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Tuesday, April 15, 2003

The Word

I think I might have coined a new word this weekend.

Something is “meta-funny” if:
You find yourself laughing, not because of the material itself, or its delivery, but because of the idea that someone somewhere thought that this was funny or in some other way good, and convinced some requisite number of people that the material was in fact amusing or otherwise worth watching such that you, the viewer, were subjected to it.
Usually “meta-funny” material was intended to be funny, but sometimes material intended to be dramatic can fall into this category as well.

Most of the laughs an average recent episode of “Saturday Night Live” comes from its meta-funny nature. It is what in fact makes the recurring “Wake Up Wakefield” sketches almost watchable.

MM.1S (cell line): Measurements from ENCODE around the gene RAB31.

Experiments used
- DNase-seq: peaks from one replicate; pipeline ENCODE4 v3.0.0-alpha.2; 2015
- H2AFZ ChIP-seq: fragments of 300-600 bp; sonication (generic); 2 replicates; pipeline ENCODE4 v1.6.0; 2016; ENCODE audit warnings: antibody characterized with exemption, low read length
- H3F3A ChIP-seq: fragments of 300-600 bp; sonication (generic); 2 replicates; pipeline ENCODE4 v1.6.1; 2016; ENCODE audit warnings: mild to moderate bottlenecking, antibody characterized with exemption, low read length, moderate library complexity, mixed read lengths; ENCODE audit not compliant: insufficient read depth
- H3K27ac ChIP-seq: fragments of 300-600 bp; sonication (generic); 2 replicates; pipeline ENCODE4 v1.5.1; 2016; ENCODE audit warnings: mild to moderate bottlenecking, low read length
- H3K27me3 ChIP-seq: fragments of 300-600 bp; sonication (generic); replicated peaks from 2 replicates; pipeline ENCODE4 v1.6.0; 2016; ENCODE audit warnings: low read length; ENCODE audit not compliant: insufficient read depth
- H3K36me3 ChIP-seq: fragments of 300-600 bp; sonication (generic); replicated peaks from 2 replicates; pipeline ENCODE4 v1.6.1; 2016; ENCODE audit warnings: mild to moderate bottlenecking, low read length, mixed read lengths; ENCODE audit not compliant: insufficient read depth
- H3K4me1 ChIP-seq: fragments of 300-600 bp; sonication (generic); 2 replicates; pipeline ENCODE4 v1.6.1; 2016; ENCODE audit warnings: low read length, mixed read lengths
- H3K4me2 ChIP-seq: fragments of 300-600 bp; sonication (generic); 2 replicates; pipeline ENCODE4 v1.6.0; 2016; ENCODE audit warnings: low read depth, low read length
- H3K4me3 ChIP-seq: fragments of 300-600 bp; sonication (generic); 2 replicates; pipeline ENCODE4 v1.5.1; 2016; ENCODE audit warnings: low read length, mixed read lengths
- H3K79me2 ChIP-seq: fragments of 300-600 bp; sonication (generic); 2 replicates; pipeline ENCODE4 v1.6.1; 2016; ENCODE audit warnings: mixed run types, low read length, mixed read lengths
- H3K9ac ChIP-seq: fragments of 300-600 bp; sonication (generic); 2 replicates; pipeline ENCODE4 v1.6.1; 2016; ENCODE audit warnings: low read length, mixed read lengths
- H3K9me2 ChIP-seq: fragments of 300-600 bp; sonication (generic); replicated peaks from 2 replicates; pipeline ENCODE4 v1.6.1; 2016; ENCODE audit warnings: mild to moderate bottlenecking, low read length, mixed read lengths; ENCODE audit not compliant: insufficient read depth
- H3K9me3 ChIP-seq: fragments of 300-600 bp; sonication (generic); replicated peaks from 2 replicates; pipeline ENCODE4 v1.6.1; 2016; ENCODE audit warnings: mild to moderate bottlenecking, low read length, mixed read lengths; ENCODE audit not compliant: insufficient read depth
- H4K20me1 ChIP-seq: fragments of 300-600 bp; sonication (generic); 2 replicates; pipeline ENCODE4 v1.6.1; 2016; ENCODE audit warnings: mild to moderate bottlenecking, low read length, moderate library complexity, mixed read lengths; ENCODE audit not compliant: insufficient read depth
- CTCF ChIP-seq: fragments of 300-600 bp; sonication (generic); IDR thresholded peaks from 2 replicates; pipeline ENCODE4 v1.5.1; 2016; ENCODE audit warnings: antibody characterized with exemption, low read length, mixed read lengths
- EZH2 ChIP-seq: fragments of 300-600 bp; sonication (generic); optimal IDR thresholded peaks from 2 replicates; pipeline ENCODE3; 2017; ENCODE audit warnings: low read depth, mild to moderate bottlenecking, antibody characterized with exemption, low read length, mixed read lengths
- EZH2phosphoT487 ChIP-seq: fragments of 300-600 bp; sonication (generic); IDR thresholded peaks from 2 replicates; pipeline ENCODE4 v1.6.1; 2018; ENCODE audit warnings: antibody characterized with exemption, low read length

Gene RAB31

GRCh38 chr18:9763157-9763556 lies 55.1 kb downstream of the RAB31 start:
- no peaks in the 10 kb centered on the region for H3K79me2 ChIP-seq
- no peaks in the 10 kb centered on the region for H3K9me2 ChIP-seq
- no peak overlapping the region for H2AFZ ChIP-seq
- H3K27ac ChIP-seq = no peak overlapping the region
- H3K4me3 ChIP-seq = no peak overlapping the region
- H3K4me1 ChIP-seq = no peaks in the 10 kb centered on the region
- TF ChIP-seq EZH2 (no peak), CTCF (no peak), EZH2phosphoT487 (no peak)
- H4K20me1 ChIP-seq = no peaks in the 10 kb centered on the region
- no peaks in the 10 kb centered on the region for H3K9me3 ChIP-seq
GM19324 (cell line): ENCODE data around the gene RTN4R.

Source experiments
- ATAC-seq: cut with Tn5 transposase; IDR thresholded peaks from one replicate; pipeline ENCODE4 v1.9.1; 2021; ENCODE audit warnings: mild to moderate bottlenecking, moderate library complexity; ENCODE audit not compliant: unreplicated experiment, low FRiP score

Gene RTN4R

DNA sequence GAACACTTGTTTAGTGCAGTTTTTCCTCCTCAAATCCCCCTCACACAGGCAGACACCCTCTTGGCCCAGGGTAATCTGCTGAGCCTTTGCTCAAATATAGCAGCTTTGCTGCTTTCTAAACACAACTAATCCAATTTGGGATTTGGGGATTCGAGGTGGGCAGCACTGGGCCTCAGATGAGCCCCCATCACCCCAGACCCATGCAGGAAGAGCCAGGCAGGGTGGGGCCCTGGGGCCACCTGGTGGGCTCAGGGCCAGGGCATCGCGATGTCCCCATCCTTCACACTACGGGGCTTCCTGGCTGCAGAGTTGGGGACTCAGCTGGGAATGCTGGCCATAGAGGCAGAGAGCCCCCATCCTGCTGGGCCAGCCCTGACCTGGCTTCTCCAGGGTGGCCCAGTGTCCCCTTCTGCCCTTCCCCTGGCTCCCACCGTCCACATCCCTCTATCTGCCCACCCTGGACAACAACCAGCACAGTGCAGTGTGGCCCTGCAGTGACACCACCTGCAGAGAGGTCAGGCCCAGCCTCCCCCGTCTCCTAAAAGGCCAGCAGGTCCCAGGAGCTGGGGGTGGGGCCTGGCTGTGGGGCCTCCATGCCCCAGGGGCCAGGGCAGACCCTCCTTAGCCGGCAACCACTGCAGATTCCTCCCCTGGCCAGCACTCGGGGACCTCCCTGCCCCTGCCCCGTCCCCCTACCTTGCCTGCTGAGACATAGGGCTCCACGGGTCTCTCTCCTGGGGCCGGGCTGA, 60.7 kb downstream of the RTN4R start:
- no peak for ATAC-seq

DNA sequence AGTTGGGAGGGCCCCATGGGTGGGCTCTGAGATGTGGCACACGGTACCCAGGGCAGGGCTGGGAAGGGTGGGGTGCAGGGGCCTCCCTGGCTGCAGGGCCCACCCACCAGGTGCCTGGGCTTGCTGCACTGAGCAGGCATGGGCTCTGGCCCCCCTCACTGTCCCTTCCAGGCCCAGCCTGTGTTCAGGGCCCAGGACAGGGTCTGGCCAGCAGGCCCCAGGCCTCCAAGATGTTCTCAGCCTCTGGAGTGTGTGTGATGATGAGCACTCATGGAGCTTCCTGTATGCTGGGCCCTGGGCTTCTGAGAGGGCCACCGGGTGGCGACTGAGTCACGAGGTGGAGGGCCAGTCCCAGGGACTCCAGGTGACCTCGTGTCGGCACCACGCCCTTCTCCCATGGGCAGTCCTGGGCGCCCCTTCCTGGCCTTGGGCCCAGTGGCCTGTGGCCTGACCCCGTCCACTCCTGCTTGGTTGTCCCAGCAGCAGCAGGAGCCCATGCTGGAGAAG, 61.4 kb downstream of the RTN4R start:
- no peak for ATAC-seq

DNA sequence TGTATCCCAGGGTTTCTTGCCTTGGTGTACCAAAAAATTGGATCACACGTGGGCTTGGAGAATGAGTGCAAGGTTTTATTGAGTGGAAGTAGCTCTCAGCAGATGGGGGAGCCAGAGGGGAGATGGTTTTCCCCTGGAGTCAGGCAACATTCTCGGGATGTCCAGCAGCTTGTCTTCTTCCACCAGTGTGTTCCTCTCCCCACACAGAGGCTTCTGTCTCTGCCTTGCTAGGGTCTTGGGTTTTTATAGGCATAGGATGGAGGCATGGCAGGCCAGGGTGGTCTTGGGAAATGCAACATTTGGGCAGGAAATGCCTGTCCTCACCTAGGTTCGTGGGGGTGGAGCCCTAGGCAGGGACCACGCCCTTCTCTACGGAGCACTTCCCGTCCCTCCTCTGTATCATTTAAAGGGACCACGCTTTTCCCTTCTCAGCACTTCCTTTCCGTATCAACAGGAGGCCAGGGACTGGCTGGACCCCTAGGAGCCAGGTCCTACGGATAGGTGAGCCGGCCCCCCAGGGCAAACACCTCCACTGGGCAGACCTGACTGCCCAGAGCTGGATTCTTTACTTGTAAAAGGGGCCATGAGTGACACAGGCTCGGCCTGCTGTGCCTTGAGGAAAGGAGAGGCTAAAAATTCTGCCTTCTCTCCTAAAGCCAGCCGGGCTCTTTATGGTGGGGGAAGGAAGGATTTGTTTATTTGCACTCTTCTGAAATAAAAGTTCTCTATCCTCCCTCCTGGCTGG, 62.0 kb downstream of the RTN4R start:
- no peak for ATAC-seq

I never watched it, but I imagine “Baby Bob” and many other disastrously failed sitcoms fall into this category. The ten minutes of “Oliver Beene” I came across reeked of meta-funny.

Television is a richer source of “meta-funny” than film since it generally takes more people to make a feature film and somewhere along the line there are more chances to torpedo bad ideas. But sometimes horribly misguided ideas make the big screen too. (I think we should all, whether we believe in a higher being or not, pray to someone or something that the proposed remake of “Casablanca,” starring Ben Affleck and J. Lo, never happens.)

Perhaps the most “meta-funny” concept of all time is the very idea that they even made a Broadway musical out of Stephen King’s “Carrie.” How many different people had to give that one the green light to allow such a thing to happen?


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